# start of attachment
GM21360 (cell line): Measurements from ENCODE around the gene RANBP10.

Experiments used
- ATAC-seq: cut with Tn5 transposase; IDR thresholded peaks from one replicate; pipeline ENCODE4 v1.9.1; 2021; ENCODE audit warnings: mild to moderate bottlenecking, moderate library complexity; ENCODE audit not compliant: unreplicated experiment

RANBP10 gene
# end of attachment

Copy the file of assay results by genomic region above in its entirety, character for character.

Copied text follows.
GM21360 (cell line): Measurements from ENCODE around the gene RANBP10.

Experiments used
- ATAC-seq: cut with Tn5 transposase; IDR thresholded peaks from one replicate; pipeline ENCODE4 v1.9.1; 2021; ENCODE audit warnings: mild to moderate bottlenecking, moderate library complexity; ENCODE audit not compliant: unreplicated experiment

RANBP10 gene